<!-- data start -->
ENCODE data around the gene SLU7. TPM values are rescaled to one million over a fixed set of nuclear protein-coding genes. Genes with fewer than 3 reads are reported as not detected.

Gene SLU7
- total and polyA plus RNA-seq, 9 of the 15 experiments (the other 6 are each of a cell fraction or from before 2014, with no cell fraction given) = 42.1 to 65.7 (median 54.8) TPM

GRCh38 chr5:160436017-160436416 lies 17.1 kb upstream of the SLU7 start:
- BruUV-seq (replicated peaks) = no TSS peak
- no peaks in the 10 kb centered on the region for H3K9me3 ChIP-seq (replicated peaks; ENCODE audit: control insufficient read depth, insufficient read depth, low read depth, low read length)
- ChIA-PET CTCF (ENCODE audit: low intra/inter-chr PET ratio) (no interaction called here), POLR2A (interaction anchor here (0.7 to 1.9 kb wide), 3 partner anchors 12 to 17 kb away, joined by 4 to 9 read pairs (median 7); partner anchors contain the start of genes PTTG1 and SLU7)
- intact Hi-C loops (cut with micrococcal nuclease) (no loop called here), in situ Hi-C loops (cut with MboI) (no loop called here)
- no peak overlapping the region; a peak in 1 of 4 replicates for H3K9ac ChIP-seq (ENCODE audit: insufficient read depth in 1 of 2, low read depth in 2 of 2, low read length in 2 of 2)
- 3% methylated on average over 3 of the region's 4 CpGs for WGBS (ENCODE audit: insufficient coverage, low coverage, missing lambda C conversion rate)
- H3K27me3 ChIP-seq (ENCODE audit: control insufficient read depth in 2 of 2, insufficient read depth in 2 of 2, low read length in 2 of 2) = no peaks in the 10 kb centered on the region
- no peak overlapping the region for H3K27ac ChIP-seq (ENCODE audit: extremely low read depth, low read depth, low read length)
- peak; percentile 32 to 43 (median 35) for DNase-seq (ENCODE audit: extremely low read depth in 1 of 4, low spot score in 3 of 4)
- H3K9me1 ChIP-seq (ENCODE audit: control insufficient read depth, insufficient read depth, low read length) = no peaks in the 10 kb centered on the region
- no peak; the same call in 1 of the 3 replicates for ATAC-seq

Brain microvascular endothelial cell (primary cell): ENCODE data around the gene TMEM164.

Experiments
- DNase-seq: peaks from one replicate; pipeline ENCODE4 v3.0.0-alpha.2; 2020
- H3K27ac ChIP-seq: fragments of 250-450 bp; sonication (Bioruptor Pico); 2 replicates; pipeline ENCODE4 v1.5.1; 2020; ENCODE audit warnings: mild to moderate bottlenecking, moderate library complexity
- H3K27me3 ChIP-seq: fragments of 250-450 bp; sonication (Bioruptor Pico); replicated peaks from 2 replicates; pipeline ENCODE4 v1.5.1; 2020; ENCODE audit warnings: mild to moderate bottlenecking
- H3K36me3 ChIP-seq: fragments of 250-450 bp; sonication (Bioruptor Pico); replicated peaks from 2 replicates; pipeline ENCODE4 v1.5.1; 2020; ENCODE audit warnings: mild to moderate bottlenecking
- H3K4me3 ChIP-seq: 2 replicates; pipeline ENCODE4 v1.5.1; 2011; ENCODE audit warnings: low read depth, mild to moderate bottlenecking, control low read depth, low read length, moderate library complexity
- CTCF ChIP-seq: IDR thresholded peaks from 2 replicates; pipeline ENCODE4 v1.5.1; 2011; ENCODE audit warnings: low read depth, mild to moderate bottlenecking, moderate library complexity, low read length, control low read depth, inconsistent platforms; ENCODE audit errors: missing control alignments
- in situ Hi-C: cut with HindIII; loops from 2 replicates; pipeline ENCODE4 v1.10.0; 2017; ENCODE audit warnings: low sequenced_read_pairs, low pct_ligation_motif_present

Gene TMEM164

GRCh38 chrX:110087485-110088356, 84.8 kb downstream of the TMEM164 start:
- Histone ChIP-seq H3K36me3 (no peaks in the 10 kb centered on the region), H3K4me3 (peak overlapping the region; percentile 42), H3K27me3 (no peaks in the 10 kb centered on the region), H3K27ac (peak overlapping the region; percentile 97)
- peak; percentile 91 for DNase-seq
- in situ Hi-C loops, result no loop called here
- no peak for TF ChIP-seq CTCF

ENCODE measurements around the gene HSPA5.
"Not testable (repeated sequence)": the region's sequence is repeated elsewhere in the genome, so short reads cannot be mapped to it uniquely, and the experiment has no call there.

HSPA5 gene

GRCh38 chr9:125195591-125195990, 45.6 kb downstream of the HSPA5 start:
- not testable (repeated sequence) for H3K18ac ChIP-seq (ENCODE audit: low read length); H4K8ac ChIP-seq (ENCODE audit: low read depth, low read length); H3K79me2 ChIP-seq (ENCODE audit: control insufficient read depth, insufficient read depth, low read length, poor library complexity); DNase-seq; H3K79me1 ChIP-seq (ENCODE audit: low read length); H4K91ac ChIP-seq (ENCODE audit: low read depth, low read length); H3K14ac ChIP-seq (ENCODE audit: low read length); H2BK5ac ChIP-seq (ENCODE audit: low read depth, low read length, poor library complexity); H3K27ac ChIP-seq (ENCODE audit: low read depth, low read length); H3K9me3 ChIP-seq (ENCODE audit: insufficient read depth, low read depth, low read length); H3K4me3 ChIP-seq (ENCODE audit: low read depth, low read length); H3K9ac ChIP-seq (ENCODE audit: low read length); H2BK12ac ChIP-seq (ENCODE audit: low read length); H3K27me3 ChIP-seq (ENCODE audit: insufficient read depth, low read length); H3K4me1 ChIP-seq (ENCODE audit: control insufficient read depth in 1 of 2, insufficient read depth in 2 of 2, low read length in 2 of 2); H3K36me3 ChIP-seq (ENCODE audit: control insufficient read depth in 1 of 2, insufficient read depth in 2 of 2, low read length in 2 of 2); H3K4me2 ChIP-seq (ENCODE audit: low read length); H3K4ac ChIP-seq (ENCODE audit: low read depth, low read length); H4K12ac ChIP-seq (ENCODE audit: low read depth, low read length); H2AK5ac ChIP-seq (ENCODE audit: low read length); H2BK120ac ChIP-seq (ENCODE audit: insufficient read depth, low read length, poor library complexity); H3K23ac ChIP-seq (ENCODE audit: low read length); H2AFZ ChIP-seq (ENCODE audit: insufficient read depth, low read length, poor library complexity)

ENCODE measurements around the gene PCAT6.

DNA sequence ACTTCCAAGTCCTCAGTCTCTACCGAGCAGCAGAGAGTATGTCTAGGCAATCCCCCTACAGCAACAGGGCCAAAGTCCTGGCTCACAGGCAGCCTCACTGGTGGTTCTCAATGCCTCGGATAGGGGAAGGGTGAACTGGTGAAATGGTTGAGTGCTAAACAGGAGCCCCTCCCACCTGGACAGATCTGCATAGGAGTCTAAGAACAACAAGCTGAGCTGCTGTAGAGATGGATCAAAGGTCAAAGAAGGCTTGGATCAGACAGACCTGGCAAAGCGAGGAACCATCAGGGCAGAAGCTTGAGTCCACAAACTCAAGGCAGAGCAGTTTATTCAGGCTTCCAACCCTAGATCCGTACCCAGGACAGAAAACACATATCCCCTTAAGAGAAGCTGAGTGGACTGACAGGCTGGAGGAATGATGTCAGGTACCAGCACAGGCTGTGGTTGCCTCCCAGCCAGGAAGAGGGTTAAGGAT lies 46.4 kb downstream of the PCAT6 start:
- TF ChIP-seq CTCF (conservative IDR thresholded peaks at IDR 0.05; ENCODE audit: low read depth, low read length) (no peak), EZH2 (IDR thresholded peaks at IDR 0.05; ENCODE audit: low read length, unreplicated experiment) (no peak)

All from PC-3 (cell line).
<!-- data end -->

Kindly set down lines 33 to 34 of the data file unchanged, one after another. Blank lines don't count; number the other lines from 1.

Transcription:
HSPA5 gene

GRCh38 chr9:125195591-125195990, 45.6 kb downstream of the HSPA5 start: